Having considered the moving, opposing, and reply papers, the Court rules as follows.
On April 30, 2018, Plaintiff Maria Andagua (“Plaintiff”) filed a complaint against Defendant James Armor alleging strict liability for violation of Civil Code section 3342, common law strict liability for damages caused by an animal with known dangerous propensities, negligence, and negligence per se for a dog bite that occurred on January 20, 2016.
On February 19, 2019, Plaintiff filed an amendment to her complaint renaming Doe 1 as Defendant Genessy Management & Development.
On July 23, 2019, Plaintiff filed an amendment to her complaint renaming Doe 1 and Doe 2 as Defendant Anthony (AkA Tony) Powers.
On September 9, 2019, Defendant Genessy Management & Development filed a motion for summary judgment pursuant to California Code of Civil Procedure section 437c.
Trial is set for April 30, 2020.
Defendant Genessy Management & Development (“Moving Defendant”) asks the Court to grant summary judgment in its favor and against Plaintiff because it did not have actual knowledge of the subject dog’s dangerous propensities and did not own, keep or control the subject dog.
The purpose of a motion for summary judgment “is to provide courts with a mechanism to cut through the parties’ pleadings in order to determine whether, despite their allegations, trial is in fact necessary to resolve their dispute.” (Aguilar v. Atl. Richfield Co. (2001) 25 Cal.4th 826, 843.) “Code of Civil Procedure section 437c, subdivision (c), requires the trial judge to grant summary judgment if all the evidence submitted, and ‘all inferences reasonably deducible from the evidence’ and uncontradicted by other inferences or evidence, show that there is no triable issue as to any material fact and that the moving party is entitled to judgment as a matter of law.” (Adler v. Manor Healthcare Corp. (1992) 7 Cal.App.4th 1110, 1119.)
“On a motion for summary judgment, the initial burden is always on the moving party to make a prima facie showing that there are no triable issues of material fact.” (Scalf v. D. B. Log Homes, Inc. (2005) 128 Cal.App.4th 1510, 1519.) A defendant moving for summary judgment “has met his or her burden of showing that a cause of action has no merit if the party has shown that one or more elements of the cause of action . . . cannot be established.” (Code Civ. Proc., § 437c(p)(2).) “Once the defendant . . . has met that burden, the burden shifts to the plaintiff . . . to show that a triable issue of one or more material facts exists as to the cause of action or a defense thereto.” (Id.) “If the plaintiff cannot do so, summary judgment should be granted.” (Avivi v. Centro Medico Urgente Med. Ctr. (2008) 159 Cal.App.4th 463, 467.)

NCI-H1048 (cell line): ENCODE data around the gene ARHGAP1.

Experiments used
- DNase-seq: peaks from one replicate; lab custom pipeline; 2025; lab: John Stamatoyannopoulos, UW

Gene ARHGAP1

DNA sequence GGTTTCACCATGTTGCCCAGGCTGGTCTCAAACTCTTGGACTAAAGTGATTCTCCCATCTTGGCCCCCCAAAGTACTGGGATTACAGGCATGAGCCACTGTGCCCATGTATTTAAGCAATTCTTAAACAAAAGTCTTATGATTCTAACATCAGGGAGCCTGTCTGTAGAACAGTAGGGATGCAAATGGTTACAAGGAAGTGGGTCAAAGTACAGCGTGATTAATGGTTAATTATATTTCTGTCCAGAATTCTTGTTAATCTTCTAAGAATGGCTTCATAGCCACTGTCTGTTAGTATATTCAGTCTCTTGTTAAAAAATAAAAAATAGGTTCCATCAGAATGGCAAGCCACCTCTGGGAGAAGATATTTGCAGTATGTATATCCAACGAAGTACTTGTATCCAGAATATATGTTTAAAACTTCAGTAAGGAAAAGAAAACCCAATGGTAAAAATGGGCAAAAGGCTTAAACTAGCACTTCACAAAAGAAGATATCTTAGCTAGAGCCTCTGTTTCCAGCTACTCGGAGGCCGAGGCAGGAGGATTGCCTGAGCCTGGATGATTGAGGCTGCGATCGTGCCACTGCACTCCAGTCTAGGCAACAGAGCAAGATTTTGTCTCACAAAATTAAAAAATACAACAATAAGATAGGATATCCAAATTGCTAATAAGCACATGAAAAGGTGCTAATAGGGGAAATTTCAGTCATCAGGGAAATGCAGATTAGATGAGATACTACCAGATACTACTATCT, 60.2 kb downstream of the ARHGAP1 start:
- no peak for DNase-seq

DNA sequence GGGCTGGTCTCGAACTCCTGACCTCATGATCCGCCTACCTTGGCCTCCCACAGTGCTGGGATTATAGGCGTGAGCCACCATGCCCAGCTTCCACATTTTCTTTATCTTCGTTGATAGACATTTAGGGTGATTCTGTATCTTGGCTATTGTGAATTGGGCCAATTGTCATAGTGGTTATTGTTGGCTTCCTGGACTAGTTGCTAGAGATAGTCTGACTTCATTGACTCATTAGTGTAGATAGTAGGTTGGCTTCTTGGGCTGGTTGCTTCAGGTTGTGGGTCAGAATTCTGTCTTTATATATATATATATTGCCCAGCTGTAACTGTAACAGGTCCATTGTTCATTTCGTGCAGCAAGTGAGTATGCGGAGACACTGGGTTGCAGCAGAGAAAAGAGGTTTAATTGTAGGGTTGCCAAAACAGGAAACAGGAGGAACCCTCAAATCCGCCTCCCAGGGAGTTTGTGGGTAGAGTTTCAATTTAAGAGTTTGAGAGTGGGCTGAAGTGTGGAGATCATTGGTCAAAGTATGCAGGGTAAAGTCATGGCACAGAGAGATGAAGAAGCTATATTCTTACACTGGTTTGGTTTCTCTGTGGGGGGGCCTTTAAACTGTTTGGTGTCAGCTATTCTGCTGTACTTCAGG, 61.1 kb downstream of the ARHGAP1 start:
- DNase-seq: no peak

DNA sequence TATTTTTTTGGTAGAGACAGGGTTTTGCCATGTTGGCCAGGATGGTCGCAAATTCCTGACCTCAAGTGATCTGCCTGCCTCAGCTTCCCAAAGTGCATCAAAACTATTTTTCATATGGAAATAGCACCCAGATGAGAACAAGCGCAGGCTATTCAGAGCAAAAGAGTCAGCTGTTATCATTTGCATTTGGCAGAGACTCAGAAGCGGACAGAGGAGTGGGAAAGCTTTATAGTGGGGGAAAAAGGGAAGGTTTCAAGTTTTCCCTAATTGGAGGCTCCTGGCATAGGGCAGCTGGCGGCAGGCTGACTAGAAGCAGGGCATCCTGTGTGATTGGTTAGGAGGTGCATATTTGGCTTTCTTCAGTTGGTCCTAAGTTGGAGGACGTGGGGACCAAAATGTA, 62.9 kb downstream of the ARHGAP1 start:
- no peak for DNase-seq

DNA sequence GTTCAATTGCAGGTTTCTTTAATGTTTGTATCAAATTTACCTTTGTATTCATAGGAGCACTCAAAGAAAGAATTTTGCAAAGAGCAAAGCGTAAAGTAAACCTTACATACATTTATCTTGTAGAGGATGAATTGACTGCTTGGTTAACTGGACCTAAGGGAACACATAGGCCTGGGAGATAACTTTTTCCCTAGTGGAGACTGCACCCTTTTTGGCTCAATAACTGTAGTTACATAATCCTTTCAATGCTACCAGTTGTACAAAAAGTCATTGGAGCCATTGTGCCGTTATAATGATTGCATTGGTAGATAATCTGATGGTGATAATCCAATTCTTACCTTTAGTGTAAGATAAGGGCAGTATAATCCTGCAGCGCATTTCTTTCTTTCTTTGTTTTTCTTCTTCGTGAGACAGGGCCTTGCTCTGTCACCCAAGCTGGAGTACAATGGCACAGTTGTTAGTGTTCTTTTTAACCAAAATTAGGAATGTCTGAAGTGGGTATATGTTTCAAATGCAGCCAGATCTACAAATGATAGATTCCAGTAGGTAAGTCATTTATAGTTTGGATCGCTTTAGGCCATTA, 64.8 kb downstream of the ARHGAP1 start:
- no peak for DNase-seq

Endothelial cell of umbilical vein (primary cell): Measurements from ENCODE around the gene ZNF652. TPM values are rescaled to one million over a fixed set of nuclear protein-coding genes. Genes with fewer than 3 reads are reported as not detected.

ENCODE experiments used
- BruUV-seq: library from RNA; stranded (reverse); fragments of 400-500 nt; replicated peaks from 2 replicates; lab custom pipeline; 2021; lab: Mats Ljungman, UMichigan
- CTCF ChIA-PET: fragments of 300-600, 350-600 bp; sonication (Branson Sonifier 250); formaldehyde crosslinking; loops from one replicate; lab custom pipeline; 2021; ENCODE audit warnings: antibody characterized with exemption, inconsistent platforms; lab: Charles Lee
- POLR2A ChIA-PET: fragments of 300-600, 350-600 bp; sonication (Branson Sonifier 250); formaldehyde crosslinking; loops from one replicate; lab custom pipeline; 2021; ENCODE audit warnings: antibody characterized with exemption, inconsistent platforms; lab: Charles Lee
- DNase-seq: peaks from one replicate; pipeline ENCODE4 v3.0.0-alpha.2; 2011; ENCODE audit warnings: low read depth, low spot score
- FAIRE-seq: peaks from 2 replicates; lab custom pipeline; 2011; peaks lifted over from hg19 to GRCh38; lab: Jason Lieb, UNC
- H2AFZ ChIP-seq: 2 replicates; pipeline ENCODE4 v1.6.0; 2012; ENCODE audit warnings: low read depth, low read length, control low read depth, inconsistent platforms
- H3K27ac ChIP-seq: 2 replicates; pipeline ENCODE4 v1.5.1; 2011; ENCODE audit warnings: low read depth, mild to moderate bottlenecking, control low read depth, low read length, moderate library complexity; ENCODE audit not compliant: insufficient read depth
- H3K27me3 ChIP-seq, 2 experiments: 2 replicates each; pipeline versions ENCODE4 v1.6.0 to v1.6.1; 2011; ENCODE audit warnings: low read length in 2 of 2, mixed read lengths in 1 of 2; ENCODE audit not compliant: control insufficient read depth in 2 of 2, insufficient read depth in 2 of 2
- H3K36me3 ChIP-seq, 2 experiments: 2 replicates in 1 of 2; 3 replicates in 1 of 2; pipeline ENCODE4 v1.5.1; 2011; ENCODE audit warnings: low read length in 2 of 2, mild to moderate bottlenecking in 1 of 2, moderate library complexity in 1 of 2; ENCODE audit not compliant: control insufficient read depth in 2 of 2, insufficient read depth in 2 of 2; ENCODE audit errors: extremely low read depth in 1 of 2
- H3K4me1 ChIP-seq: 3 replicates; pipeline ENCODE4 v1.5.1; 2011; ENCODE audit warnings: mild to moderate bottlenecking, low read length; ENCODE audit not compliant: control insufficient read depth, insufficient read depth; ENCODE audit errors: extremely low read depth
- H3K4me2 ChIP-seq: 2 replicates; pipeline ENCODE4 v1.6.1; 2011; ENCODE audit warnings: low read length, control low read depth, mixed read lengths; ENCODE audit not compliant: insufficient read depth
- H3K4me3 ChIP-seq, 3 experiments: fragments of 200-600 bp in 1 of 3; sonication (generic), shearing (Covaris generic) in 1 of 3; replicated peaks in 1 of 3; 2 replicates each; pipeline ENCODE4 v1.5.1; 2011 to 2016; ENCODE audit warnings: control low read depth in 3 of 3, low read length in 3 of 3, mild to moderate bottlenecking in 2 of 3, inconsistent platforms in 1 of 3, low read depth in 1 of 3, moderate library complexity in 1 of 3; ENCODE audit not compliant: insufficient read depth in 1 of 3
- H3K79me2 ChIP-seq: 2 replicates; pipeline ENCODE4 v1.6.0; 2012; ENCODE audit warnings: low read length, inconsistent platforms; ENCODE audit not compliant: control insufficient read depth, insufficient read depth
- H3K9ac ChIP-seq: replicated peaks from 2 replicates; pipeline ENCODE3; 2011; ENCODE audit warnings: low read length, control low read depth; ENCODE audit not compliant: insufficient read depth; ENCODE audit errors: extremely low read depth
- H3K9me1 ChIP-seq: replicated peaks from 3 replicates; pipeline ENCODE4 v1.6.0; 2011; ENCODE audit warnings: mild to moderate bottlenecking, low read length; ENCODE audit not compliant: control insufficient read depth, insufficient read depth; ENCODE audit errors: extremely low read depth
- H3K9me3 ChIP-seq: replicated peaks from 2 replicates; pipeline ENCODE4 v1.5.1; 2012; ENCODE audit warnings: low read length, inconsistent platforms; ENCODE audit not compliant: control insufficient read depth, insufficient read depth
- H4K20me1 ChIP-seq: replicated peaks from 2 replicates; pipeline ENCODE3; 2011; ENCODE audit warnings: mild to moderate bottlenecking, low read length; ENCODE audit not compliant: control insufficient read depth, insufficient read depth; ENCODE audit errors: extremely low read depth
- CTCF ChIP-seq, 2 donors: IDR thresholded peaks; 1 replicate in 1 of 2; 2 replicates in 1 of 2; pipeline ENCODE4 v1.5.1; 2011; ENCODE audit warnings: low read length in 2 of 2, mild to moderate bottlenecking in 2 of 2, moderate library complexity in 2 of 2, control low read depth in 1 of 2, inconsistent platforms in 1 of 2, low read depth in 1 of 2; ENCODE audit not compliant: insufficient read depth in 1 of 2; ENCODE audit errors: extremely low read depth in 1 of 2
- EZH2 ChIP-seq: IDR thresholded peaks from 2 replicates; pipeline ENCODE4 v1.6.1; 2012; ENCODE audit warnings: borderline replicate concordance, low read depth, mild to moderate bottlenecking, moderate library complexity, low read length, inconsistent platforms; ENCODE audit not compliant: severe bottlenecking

“When deciding whether to grant summary judgment, the court must consider all of the evidence set forth in the papers (except evidence to which the court has sustained an objection), as well as all reasonable inferences that may be drawn from that evidence, in the light most favorable to the party opposing summary judgment.” (Avivi, supra, 159 Cal.App.4th at p. 467; see also Code Civ. Proc., § 437c, subd. (c).)
Lack of Actual Notice Defense
“Under California law, a landlord who does not have actual knowledge of a tenant’s dog’s vicious nature cannot be held liable when the dog attacks a third person” when the landlord does not have actual knowledge of the dog’s dangerous propensity. (Donchin v. Guerrero (1995) 34 Cal.App.4th 1832, 1838-1839 (emphasis added).) California courts have consistently applied this exception only where the dangerous dog belongs to the tenant. (See id. at pp. 1835, 1838-1839; Chee v. Amanda Goldt Property Management (2006) 143 Cal.App.4th 1360, 1369-1372; Martinez v. Bank of America National Trust & Savings Assoc. (2000) 82 Cal.App.4th 883, 888, 891; Lundy v. California Realty (1985) 170 Cal.App.3d 813, 815, 821-822; Uccello v. Laudenslayer (1975) 44 Cal.App.3d 504, 514.) he general duty of care owed by a landowner in the management of his or her property is attenuated when the premises are let because the landlord is not in possession, and usually lacks the right to control the tenant and the tenant's use of the property.” (Chee v. Amanda Goldt Property Management, supra, 143 Cal.App.4th at 1369.) As a result, “a landlord does not owe a duty of care to protect a third party from his or her tenant's dog unless the landlord has actual knowledge of the dog's dangerous propensities, and the ability to control or prevent the harm.” (Ibid.)
Moving Defendant’s undisputed material facts establish the following. Defendant Armor owned a rental property where Plaintiff resided. (UMF Nos. 1-2, pp. 2:4-3:2.) Plaintiff alleges that on January 20, 2018, a dog bit Plaintiff while she stood outside the door to her home. (UMF No. 3, p. 3:4-3:14.) The dog belonged to Anthony, the son of another tenant. (UMF No. 4 pp. 3:16-3:4.) Moving Defendant did not own or care for the dog that bit Plaintiff. (UMF No. 5, p. 4:5-4:17.) Anthony was never a tenant of an adjacent property or Defendant Armor’s property. (Ibid.)